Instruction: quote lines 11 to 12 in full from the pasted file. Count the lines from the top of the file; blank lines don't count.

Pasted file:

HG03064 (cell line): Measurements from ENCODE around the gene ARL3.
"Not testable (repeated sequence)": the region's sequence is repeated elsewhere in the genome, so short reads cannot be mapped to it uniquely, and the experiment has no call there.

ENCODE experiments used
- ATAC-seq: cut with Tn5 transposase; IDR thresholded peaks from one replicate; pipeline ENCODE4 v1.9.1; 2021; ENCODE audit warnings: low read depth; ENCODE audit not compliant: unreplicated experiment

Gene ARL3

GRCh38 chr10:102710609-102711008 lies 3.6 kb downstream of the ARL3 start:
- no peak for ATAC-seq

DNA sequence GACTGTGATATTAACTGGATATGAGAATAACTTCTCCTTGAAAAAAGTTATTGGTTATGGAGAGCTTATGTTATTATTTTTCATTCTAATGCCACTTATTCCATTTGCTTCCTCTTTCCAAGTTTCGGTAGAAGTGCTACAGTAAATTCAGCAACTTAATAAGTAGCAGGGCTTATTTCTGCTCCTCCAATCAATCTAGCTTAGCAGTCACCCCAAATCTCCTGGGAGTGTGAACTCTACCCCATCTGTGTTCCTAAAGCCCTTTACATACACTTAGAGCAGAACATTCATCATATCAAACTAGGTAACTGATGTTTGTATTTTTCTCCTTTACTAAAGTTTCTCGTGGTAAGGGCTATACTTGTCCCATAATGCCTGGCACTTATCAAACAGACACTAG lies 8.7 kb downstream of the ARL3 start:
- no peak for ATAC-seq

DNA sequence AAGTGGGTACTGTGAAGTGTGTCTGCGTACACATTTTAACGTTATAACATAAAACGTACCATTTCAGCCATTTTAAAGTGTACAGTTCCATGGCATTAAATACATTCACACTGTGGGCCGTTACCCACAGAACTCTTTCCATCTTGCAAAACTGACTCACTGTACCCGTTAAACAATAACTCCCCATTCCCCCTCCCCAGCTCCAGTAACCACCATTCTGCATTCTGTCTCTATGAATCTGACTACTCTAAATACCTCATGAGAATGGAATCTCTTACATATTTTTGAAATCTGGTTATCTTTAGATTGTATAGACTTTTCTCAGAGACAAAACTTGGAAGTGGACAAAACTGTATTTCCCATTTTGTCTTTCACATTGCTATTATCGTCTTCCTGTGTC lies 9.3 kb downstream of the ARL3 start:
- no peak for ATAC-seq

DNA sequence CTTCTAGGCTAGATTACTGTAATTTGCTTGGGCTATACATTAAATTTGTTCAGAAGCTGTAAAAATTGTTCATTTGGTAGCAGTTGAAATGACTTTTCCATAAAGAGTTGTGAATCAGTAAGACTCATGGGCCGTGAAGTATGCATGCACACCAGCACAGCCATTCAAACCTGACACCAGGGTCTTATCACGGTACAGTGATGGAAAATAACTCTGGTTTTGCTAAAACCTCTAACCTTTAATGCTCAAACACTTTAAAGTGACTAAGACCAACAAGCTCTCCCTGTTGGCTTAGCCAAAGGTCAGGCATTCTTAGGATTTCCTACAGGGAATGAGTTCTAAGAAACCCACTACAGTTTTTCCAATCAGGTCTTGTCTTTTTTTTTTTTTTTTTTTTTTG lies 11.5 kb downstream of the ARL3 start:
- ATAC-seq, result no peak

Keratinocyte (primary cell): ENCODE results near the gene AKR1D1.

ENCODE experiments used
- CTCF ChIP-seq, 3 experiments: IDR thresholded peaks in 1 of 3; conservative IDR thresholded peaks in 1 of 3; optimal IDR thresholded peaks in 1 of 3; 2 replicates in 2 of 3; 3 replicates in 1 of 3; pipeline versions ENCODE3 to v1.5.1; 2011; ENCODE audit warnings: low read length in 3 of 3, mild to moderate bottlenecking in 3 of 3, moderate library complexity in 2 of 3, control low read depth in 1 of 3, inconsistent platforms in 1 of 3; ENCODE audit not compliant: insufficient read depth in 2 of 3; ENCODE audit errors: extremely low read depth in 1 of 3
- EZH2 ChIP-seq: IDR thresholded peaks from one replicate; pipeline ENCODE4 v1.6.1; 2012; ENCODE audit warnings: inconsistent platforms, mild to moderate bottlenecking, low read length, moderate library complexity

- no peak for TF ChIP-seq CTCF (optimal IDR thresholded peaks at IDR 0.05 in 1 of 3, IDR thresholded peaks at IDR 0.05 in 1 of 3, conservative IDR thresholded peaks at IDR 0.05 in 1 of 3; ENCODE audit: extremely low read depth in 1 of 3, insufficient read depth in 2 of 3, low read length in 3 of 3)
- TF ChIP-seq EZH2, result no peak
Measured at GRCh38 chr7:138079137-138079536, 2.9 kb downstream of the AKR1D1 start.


- no peak for ATAC-seq

DNA sequence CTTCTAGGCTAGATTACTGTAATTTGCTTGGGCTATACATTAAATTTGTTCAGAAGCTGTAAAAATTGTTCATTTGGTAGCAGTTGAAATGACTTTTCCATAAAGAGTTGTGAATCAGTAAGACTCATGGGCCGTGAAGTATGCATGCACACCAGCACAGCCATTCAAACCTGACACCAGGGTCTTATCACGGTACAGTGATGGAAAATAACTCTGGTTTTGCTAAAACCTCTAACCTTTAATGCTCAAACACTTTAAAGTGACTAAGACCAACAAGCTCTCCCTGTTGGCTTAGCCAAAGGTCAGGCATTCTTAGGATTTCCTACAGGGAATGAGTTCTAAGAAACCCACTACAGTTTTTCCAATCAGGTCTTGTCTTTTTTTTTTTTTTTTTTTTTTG lies 11.5 kb downstream of the ARL3 start: